From the biography of Holy Grand Duchess Elizabeth we learn that, disdaining her aristocratic rank, she abandoned the glory and honor of this world when she could have enjoyed the fruits of comfort and safety, but preferred to serve the needy, the sick, the poor and orphaned. Refusing the option of fleeing Russia during the Revolution, she remained and was sent to exile, whence she continued to support, guide and console the nuns of her convent in writing, calling upon them to hold fast to love and unity of spirit. She comforted those who were sentenced to death with singing from the Liturgy. Nun Barbara, her companion, looking death in the eye, demonstrated staunch devotion to her abbess and was crowned with the eternal crown of martyrdom. The uncorrupted body of the Grand Duchess was found to have the monastic paraman [a piece of square cloth worn on the back, embroidered with the instruments of the Passion—transl.] showing that although novices were not tonsured in Marfo-Mariinsky Convent, she was in actuality a secret mantled nun.

Metropolitan Evlogy wrote of the founder of the original Lesna Convent,* Abbess Ekaterina (born Countess Efimovskaya), whose effort was blessed by St Amvrossy of Optina: «One can boldly state that the entire people of Kholm passed through her orphanages and schools, the entire ‘intelligentsia’ of the town: teachers, writers, agronomists, psalm-readers—most of them were her students.”

Holy Patriarch Tikhon said to Archimandrite Manuil (Lemeshevsky) during his consecration as Bishop of Luzhsk and Vicar of Petrograd: “I am sending you towards suffering, for the cross and sorrows await you on your new path of service, but be bold and preserve for me this diocese.” Soon thereafter—only 125 days later—Bishop Manuil “showed his obedience” to His Holiness and returned the Petrograd diocese from the Obnovlenchestvo schism.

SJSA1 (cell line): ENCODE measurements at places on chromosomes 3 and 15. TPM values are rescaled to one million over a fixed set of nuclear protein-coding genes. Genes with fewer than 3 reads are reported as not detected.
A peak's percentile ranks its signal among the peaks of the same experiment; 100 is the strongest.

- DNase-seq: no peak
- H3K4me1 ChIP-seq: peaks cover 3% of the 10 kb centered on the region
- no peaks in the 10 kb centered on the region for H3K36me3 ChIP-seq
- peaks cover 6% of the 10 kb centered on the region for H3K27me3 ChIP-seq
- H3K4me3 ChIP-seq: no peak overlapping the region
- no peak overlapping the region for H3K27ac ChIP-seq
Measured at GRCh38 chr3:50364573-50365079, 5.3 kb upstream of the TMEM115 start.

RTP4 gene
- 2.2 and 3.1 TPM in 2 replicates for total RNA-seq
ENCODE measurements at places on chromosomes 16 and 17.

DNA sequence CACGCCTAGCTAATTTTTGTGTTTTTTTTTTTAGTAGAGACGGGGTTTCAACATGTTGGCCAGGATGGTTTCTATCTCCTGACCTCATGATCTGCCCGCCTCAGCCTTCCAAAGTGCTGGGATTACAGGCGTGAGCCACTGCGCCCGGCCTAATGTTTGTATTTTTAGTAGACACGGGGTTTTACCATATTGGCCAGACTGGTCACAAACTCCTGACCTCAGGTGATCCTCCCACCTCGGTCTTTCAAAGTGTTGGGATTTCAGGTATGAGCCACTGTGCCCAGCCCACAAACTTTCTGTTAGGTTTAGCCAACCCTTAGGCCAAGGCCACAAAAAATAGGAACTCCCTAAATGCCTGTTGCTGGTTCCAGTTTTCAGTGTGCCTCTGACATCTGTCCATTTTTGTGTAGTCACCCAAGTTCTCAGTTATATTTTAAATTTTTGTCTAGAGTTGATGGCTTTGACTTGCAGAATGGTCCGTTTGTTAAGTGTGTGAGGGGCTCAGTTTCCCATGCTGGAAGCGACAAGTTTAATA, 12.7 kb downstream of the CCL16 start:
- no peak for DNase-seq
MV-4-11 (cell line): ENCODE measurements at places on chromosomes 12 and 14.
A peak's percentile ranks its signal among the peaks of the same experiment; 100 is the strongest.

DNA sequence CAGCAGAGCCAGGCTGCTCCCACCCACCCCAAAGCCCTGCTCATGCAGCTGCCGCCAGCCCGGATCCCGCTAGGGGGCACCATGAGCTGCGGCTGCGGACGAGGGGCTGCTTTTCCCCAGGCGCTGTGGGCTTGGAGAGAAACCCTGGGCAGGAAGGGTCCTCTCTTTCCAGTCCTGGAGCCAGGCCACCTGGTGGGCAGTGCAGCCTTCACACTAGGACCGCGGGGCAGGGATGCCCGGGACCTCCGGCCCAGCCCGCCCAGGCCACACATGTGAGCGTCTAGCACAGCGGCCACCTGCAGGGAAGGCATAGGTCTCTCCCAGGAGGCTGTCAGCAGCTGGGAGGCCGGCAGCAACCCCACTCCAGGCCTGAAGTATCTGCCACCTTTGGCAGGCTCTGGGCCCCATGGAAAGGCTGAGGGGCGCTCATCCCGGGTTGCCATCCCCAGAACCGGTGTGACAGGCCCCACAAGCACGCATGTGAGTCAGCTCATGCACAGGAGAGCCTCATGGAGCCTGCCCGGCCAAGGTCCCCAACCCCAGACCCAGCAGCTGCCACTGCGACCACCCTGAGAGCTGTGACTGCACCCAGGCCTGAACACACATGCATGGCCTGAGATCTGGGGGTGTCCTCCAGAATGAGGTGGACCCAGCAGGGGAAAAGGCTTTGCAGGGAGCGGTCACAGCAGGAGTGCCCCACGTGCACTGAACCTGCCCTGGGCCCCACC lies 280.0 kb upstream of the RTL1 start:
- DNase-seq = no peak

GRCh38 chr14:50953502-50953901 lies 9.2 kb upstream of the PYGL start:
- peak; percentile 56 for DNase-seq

Monastic life is constant martyrdom, demanding self-sacrifice and dedication to Christ and His Church especially under circumstances of persecution, to carry forth the light of faith to the godless world, demonstrating with their very lives that it is possible to fulfill the commandments of Christ. It was no easy task to live such a life, surrounded by temptations and dissolution, but that was the essence of their accomplishment.

* Lesna Convent was established in the town of Lesna in Konstantinovksy uezd of Sedlets guberniya (now Poland) in 1889. During World War I Orthodox monasteries in the Kholm and Podlyasha regions found themselves at the front and had to evacuate. Lesna Convent moved to its premises in St Petersburg, whence in 1917, at the invitation of Vladyka Anastassy (Gribanovsky), the nuns moved to his diocese in Kishinev and later settled in Khopovo, Serbia.